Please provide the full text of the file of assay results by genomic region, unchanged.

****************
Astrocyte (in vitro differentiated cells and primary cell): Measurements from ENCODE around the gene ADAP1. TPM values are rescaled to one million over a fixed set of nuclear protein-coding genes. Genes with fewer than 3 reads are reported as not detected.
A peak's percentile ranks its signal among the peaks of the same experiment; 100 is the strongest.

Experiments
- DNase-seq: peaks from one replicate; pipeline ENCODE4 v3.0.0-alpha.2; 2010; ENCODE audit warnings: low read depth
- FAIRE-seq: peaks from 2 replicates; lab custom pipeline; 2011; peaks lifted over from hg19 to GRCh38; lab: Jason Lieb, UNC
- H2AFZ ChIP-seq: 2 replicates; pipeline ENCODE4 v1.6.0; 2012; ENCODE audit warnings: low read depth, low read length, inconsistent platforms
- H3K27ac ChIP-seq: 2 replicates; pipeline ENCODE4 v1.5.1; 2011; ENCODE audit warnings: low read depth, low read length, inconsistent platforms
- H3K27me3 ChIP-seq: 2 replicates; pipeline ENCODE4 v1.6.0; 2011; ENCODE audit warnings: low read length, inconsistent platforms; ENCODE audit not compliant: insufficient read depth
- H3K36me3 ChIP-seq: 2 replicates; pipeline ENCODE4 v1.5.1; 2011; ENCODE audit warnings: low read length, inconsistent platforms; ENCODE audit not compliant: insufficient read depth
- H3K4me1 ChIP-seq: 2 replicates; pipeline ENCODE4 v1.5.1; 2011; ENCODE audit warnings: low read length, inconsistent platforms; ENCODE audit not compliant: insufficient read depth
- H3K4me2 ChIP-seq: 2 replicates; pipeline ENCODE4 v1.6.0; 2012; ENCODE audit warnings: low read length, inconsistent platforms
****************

Astrocyte (in vitro differentiated cells and primary cell): Measurements from ENCODE around the gene ADAP1. TPM values are rescaled to one million over a fixed set of nuclear protein-coding genes. Genes with fewer than 3 reads are reported as not detected.
A peak's percentile ranks its signal among the peaks of the same experiment; 100 is the strongest.

Experiments
- DNase-seq: peaks from one replicate; pipeline ENCODE4 v3.0.0-alpha.2; 2010; ENCODE audit warnings: low read depth
- FAIRE-seq: peaks from 2 replicates; lab custom pipeline; 2011; peaks lifted over from hg19 to GRCh38; lab: Jason Lieb, UNC
- H2AFZ ChIP-seq: 2 replicates; pipeline ENCODE4 v1.6.0; 2012; ENCODE audit warnings: low read depth, low read length, inconsistent platforms
- H3K27ac ChIP-seq: 2 replicates; pipeline ENCODE4 v1.5.1; 2011; ENCODE audit warnings: low read depth, low read length, inconsistent platforms
- H3K27me3 ChIP-seq: 2 replicates; pipeline ENCODE4 v1.6.0; 2011; ENCODE audit warnings: low read length, inconsistent platforms; ENCODE audit not compliant: insufficient read depth
- H3K36me3 ChIP-seq: 2 replicates; pipeline ENCODE4 v1.5.1; 2011; ENCODE audit warnings: low read length, inconsistent platforms; ENCODE audit not compliant: insufficient read depth
- H3K4me1 ChIP-seq: 2 replicates; pipeline ENCODE4 v1.5.1; 2011; ENCODE audit warnings: low read length, inconsistent platforms; ENCODE audit not compliant: insufficient read depth
- H3K4me2 ChIP-seq: 2 replicates; pipeline ENCODE4 v1.6.0; 2012; ENCODE audit warnings: low read length, inconsistent platforms